Avison Young: Edinburgh and Glasgow set for record employment levels with major economic growth predicted
Economic growth in Edinburgh and Glasgow is set to more than double in 2022 while the two cities are also predicted to achieve record levels of employment, according to forecasts published by strategic real estate advisor Avison Young.
Edinburgh is forecast to see its Gross Value Added (GVA) increase to an impressive 5.5% in 2022, more than double its pre-Covid ten-year average of 2.6%.
The Glasgow economy is also expected to see substantial gains, with Avison Young predicting 5.7% growth during 2022, almost four times its pre-Covid average of 1.4%.
During the course of the year, employment in Edinburgh is predicted to rise by nearly 8,500 jobs, of which around a quarter (2,100) will be traditionally office-based. This will take employment to a record high of over 382,000.
In Glasgow, 9,600 jobs are expected to be added to the job market, with traditionally office-based jobs making up 3,700 of these roles. This will bring the total number to 449,000, also a record high.
Like other cities across the UK, growth is largely being driven by a rebound in accommodation and food services, arts and entertainment and education sectors.
The research also found that the office vacancy rate in Edinburgh city centre is lower at the beginning of 2022 than it was pre-pandemic.
Glasgow continues to see strong demand for manufacturing space, with new developments looking to take advantage of increased demand from advanced manufacturing companies who are looking for accessible locations where they can collaborate with other high-tech companies, tap into academia and research institutions, attract top talent and move forward on a pathway to net zero carbon.
Stuart Agnew, managing director of Avison Young Edinburgh, said: “After two challenging years as businesses have grappled with the impact of the pandemic, 2022 looks very much like the turning point for Scotland’s capital with the local economy and jobs market predicted to grow substantially. Importantly for the city’s real estate market, it is expected that a quarter of these new jobs will be office-based roles.
“Despite restrictions being a key constraint on the number of people returning to the office, there continues to be demand from occupiers who are willing and able to take a medium-term view on their occupational needs. This has led to increased levels of activity during the latter half of 2021 with the focus very much on prime and new build accommodation. While there are examples of occupiers looking to downsize their current occupational footprint, the vacancy rate in Edinburgh city centre is lower now than it was pre-pandemic.
“It also looks like it is going to be a strong year for retail growth in the city. The opening of St James’s Quarter has been a great boost for Edinburgh city centre and has revitalised the retail and food and beverage offering, even if visitor numbers so far have understandably been constrained by the pandemic.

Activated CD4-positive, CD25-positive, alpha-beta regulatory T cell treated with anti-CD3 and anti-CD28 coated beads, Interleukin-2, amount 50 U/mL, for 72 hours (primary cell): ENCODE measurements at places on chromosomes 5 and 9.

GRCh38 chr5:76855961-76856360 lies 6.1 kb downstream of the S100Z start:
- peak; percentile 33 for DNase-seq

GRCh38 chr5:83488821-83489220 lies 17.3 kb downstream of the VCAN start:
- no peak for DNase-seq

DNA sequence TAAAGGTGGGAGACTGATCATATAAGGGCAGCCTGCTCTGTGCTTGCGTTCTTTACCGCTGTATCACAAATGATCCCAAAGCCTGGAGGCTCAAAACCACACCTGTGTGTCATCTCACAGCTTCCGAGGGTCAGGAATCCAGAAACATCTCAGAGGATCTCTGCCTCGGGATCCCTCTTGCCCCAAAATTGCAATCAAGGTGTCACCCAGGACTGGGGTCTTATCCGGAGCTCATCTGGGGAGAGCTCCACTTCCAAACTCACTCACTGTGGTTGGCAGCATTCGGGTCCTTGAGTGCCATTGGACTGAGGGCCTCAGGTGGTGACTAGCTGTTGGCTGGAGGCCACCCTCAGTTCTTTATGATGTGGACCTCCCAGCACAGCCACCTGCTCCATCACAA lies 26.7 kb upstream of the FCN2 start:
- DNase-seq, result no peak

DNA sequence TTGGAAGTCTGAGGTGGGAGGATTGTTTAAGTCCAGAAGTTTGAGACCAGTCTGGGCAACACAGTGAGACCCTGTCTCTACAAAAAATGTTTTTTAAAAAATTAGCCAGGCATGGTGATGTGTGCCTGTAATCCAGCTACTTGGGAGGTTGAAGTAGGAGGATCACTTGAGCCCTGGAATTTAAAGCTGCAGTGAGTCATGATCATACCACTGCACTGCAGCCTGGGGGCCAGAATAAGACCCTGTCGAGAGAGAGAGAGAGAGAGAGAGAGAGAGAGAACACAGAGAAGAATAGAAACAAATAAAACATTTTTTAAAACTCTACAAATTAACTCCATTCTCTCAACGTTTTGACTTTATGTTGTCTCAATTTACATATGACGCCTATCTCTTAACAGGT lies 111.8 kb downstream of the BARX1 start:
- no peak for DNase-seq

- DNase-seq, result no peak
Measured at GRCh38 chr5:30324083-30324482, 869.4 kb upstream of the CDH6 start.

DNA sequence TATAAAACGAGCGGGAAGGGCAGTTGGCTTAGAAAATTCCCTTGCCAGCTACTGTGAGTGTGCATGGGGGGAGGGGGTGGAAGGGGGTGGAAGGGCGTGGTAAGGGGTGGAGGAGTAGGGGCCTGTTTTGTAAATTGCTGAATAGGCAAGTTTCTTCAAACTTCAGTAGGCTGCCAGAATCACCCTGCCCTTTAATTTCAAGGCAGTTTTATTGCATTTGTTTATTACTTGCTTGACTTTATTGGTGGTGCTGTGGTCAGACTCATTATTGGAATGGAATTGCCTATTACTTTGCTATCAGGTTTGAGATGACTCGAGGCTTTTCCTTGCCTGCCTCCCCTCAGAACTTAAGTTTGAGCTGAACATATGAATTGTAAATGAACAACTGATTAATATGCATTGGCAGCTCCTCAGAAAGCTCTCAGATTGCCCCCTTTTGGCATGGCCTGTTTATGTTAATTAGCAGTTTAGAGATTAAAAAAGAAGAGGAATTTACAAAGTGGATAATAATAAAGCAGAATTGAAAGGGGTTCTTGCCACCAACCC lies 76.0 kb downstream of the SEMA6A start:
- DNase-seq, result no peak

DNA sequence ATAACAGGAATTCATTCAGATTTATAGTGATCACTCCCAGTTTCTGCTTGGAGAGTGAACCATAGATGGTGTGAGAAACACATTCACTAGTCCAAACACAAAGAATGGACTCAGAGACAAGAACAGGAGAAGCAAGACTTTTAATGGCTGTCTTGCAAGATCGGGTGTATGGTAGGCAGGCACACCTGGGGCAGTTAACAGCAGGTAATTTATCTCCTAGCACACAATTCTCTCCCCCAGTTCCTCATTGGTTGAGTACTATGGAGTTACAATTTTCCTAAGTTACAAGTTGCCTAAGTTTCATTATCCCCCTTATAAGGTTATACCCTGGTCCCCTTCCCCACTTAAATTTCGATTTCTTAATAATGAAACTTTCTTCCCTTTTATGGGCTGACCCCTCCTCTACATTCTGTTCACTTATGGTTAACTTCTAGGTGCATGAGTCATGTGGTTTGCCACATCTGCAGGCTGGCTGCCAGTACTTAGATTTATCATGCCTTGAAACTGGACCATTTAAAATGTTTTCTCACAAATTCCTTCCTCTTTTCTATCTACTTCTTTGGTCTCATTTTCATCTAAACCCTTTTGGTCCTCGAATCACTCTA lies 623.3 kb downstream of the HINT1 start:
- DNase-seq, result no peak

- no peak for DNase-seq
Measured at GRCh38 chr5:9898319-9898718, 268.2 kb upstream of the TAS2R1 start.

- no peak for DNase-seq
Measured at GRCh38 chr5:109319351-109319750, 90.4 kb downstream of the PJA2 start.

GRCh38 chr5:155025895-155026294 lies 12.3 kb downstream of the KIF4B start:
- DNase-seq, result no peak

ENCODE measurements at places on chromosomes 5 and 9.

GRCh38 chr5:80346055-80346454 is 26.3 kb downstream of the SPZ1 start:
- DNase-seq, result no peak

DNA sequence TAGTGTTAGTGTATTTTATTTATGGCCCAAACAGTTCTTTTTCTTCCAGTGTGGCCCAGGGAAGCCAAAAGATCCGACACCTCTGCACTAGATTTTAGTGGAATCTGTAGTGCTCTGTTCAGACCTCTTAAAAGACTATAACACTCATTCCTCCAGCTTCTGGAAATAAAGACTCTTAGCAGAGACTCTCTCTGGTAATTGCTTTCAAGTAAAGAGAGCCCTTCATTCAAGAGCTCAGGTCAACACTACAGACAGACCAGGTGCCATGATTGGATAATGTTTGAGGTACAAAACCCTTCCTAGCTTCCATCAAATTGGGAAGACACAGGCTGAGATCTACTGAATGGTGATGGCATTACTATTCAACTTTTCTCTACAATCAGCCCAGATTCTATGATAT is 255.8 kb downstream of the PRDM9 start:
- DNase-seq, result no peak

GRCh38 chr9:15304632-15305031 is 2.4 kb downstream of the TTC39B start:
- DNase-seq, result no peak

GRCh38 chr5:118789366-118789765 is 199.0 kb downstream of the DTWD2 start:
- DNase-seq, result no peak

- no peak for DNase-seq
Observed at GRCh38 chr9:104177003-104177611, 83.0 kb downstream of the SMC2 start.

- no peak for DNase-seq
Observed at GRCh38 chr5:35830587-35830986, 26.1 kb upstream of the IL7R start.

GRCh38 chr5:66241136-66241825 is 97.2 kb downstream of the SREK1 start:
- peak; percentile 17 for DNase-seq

“While uncertainty around the pandemic remains, at this stage it looks like Edinburgh is very much on course for a year of strong growth.”
Alison Taylor, managing director of Avison Young Glasgow, added: “Our research shows that Glasgow is expected to see impressive growth and job creation across 2022, with the accommodation and food, arts and entertainment, and education sectors being the main drivers. Glasgow is a fantastic city to both live and work and can easily accommodate an increase in workers across all sectors of the economy.
“Despite the challenges brought by Covid, Glasgow portrayed itself well on the global stage during COP26 and it is well-placed to expand its economic base this year. We are already seeing evidence of this with the recent opening of the Barclays campus on the banks of the River Clyde, which is on track to have around 5,000 employees based there by 2023.”
She continued: “The real estate market is predicted to have a strong year, with new demand coming from entrants in the research & development, bio-science and technology sectors. These occupiers are looking at solutions closely linked to academia and in new innovation districts being created across the Glasgow hinterland.
“The demand from small businesses for flexible office space is also likely to increase the provision across the market, with a number of high-profile operators who provide flex space already looking at the city.”
Ms Taylor concluded: “Additionally, occupiers with net zero carbon targets in the short-medium term are aware that they need to act sooner rather than later in order to acquire space that will help them fulfil their targets due to a lag on the development pipeline exacerbated by supply shortages, rising building costs and Covid.
“Assuming covid restrictions continue to be lifted, 2022 looks set to be a great year for Glasgow’s economy.”